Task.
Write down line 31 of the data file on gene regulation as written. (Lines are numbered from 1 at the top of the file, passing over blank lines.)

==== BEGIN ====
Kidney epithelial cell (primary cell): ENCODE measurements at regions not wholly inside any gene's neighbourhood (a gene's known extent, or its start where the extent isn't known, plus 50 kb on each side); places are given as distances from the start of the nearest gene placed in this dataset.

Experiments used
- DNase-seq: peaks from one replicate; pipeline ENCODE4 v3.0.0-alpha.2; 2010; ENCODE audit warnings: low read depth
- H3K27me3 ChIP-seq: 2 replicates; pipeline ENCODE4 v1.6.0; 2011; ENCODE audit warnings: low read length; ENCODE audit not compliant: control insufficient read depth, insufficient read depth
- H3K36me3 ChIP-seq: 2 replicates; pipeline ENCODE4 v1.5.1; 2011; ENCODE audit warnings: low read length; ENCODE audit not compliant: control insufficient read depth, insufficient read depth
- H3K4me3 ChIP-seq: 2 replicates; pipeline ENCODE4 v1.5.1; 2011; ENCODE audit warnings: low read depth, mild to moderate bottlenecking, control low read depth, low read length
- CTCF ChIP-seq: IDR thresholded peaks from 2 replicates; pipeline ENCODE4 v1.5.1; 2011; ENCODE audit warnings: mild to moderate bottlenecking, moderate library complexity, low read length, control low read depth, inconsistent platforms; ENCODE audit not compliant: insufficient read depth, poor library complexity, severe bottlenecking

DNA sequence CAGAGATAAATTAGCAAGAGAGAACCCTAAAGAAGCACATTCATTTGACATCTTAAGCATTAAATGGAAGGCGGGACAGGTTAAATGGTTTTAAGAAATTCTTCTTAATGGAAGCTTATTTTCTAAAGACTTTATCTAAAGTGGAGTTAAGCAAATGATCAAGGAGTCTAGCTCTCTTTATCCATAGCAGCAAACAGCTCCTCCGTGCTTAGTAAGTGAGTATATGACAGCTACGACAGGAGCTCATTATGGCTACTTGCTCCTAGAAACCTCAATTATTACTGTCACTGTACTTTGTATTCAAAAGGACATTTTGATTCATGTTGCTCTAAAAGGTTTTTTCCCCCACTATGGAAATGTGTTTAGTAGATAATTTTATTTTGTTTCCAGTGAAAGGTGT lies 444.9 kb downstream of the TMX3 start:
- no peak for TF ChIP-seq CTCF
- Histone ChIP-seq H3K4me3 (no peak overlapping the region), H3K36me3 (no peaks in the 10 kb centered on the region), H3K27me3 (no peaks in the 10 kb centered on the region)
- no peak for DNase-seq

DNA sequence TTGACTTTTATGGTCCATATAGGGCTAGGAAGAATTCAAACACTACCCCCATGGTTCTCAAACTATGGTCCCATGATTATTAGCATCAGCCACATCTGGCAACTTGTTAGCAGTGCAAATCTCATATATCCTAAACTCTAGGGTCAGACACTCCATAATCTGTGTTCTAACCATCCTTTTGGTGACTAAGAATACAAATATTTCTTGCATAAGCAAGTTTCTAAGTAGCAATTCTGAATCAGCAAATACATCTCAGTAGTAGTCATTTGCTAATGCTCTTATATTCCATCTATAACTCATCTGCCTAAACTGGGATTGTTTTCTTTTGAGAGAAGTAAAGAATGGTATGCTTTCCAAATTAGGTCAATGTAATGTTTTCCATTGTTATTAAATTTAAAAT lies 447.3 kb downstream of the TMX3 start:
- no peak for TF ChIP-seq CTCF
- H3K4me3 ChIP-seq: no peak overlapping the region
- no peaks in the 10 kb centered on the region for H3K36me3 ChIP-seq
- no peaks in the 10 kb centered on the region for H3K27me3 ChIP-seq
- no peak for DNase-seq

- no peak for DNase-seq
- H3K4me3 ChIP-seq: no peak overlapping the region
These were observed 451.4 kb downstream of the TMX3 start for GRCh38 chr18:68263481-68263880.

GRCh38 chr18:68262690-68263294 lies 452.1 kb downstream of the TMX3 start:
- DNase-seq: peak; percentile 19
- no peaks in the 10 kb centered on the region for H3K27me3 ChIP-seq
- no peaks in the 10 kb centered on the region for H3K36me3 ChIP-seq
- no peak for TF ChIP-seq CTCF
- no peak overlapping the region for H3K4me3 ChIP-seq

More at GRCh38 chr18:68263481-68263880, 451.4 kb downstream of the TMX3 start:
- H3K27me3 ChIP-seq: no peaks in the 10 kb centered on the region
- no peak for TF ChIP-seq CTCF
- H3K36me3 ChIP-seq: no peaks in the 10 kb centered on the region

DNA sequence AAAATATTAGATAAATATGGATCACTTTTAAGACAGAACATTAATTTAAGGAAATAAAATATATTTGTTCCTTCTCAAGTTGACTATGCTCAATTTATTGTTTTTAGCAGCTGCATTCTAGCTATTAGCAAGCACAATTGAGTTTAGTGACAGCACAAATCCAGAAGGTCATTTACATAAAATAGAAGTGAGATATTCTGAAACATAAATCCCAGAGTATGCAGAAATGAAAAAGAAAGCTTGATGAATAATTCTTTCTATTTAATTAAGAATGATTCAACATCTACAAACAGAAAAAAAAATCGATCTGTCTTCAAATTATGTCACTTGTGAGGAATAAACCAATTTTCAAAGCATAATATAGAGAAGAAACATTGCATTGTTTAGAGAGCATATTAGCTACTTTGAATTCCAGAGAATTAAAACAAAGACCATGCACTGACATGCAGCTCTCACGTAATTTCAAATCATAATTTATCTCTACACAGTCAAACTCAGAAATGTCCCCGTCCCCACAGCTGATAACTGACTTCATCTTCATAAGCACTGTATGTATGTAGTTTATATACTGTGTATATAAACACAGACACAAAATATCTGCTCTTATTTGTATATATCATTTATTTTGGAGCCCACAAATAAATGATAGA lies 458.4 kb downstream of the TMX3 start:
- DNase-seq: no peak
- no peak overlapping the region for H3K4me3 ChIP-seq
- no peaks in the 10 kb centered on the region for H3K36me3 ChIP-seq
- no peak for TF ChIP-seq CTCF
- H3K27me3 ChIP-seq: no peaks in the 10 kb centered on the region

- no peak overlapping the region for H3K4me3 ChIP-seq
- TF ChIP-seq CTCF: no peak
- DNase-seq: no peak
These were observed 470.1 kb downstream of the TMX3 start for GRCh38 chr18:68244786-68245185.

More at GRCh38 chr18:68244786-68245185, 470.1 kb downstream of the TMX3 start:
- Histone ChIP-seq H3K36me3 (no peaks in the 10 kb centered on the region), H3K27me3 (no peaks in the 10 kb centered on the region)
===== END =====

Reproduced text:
DNA sequence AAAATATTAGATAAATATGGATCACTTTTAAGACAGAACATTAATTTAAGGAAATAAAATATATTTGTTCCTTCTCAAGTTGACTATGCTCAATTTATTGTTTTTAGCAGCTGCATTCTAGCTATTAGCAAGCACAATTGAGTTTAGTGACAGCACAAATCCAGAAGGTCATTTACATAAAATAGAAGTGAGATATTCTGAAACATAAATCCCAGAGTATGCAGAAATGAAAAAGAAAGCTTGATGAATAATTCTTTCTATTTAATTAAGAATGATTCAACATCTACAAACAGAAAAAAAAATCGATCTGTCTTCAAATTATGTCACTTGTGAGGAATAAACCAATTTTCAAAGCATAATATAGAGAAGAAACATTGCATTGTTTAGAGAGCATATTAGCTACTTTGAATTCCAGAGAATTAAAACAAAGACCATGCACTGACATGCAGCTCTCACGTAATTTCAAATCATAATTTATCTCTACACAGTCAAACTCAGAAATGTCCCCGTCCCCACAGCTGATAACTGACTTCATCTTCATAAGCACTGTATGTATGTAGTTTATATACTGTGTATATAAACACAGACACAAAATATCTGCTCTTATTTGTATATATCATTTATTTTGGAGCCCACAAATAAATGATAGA lies 458.4 kb downstream of the TMX3 start: